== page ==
MortonUnderwood was founded earlier this year (2012). We had worked on a few bits before but in many ways it was this commission that drove us to make this a more formal arrangement. The beauty of this commission was that it had all the key ingredients: sensible timescale, sensible budget, an open brief for us to explore, mutual respect, and a tangible outcome in the form of a concert delivered on the instrument as part of an ensemble in Sweden. Perfect.
It came about following my [SU] time on the PRSF New Music Incubator, a musical exchange programme between 10 UK and 10 Swedish musicians. Swedish composer Jonas Asplund approached me to ask whether I would consider performing in Stockholm as part of his One Water project. Better still, he wanted to commission a unique instrument for this performance.
After discussing this with David, we worked from the ideas up. It was a really free creative initially, with wild ideas about super-cooling, steam, chemical reactions etc. Our early experiments ranged from submerging cymbals to filling an old tuba with water and blowing hard. After the initial creative explosion and testing it was somehow always the sound of the cymbal in the bath that we kept coming back to. Sometimes stuff just sticks. For a while we had planned to build a submersible drum kit but whilst this was a fun idea we concluded it wasn’t long-trousered enough for such a commission.
We chatted, drank coffee, drew stuff, paced about, and in the end we came up with this initial technical drawing for the instrument we wanted to build:
We planned to fill the glass body with water so movement would alter the harmonics in the way the cymbal sound was affected when dunked. We suspected this might not actually work but it was time to prototype. We also wanted a glass body so the audience could see what was happening as it was played. Again this concerned us but we proceeded with the initial prototypes.
The first versions were very rough-and-ready; an IKEA bowl, a broom handle and some jubilee clips. BUT we got sound out of it and by tipping it we got the desired effect on the upper harmonics. So, we built a second prototype, this time a more robust design so we could crank the strings up a bit. Again, success. At this point we went to see an expert…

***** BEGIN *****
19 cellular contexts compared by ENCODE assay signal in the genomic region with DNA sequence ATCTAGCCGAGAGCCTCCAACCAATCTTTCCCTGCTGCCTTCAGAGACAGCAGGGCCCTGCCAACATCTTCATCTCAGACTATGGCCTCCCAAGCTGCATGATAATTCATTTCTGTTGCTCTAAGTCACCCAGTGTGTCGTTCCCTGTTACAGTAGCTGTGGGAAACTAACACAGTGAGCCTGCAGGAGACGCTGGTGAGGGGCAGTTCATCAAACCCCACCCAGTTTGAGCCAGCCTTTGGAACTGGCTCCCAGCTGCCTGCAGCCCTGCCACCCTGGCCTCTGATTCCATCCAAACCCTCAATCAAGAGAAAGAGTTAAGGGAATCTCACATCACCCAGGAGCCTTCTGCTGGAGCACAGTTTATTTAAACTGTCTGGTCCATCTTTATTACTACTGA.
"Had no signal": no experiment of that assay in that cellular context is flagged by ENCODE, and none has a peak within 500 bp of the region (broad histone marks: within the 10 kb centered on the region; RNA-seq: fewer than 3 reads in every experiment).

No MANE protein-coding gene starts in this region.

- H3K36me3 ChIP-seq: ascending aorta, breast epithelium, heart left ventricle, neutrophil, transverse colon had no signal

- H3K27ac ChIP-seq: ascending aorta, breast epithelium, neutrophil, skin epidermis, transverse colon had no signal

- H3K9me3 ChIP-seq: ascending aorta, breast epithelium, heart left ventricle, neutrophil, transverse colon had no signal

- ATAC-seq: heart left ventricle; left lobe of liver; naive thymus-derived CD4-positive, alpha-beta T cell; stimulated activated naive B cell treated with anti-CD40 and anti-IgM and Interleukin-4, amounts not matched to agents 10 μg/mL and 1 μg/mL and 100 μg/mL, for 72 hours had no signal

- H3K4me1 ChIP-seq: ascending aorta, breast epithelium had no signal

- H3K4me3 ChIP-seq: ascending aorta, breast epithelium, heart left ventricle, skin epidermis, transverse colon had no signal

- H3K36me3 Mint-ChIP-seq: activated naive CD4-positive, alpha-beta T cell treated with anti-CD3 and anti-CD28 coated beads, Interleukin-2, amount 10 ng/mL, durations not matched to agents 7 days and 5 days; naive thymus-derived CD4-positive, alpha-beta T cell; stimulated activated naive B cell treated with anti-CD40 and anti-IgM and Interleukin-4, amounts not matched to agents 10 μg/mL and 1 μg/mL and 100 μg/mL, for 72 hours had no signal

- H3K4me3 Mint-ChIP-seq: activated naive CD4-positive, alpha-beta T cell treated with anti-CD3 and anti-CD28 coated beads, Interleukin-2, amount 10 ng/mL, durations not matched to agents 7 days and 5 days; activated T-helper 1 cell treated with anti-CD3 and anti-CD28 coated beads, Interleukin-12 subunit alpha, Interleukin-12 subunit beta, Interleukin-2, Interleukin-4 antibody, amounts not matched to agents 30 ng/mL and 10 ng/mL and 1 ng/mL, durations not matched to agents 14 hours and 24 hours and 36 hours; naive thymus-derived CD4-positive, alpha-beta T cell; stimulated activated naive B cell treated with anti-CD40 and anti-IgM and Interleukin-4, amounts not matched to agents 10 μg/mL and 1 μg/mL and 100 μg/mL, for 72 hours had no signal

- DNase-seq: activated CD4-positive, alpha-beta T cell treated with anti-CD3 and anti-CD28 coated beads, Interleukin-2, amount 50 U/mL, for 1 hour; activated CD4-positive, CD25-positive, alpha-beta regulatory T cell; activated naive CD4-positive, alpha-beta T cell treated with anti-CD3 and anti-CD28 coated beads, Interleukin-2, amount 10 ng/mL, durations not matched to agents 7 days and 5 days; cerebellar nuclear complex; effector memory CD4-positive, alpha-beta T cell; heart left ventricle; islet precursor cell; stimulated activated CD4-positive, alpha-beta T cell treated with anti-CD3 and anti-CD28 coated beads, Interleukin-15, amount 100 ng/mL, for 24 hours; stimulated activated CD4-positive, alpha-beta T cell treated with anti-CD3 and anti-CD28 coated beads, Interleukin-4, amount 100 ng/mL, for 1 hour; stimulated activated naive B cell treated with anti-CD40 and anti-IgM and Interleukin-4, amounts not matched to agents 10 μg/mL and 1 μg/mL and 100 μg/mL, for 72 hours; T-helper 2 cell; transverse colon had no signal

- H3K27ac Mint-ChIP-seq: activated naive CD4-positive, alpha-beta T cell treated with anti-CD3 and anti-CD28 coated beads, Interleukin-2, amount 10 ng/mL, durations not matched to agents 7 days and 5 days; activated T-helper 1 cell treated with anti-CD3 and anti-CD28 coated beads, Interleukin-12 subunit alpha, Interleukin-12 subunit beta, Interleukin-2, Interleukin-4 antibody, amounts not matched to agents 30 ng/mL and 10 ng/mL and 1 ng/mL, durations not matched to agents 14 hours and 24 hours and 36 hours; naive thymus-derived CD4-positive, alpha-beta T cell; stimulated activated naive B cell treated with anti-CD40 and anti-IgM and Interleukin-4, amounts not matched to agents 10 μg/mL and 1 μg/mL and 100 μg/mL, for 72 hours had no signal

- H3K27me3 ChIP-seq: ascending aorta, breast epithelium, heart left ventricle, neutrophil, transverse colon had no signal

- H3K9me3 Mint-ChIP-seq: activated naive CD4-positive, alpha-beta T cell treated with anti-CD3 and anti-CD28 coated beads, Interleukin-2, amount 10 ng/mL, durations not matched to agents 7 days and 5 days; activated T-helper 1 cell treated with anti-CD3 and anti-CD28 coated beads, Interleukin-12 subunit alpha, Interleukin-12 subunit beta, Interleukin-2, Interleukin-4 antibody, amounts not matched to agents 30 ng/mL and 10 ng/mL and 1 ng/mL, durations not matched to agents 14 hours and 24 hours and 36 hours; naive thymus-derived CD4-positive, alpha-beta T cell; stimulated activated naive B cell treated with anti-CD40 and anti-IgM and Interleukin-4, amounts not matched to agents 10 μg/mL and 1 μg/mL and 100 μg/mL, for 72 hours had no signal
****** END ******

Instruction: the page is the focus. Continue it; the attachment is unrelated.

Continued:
I am lucky in that there seem to be many talented craftsmen (and women) in my village. Mark across the road is a wood worker and he checked out (and simplified) our designs before setting about making us a neck from wood and a headstock and pickup mount from MDF. He’s the kind of craftsman you want to work with; he’s proactive and full of ideas. Elements of the final instrument design owe a lot to his input at this early stage. We found a nice hand blown (thick-walled) fish bowl and put the third prototype together. The tail piece we were using flexed a bit but we were able to get this up to a sensible tension for playing, with all plain strings. I played it for a while across my lap and tried to work out how best to use it. Everything sounded pretty good, except we discovered that the upper harmonics were only really affected when the water came towards the rim of the bowl, which now required much more tipping than before. We left it in the shed overnight and went back to stroking our chins.
In some ways it was a relief to enter the shed the following morning to find that our prototype had self-destructed. David had winced when I had put it on my lap to play for this very reason; the neck had punched a hole through the bottom of the glass body. Oops!
We turn our attention to metal bowls. First up, more from IKEA. We find an oval bowl with resonates pretty well under pressure and build another prototype. Oval is not ideal but it will do for now.
So, back to the watery-ness. Um, oh dear, the sound just wasn’t watery enough. It becomes quite easy when you are developing an instrument to get lost in the detail of what you are doing and lose sight of the big picture for a while. I am afraid we did just that. We filled the bowl with water and with the new set up we found it very hard to get the overtones to alter radically when tipped. For a while we considered going back to the drawing board for Jonas’ instrument and building this instrument separately as a non-water instrument. Then, I wondered what would happen if we added another bowl on the outside as the water body. I went to my shed late one night to try this out and I remember my joy when I found it worked. The second unconstrained body resonated really well and “dunking” the instrument in it had all the desired effects. Essentially we were back to the cymbal in the bath again.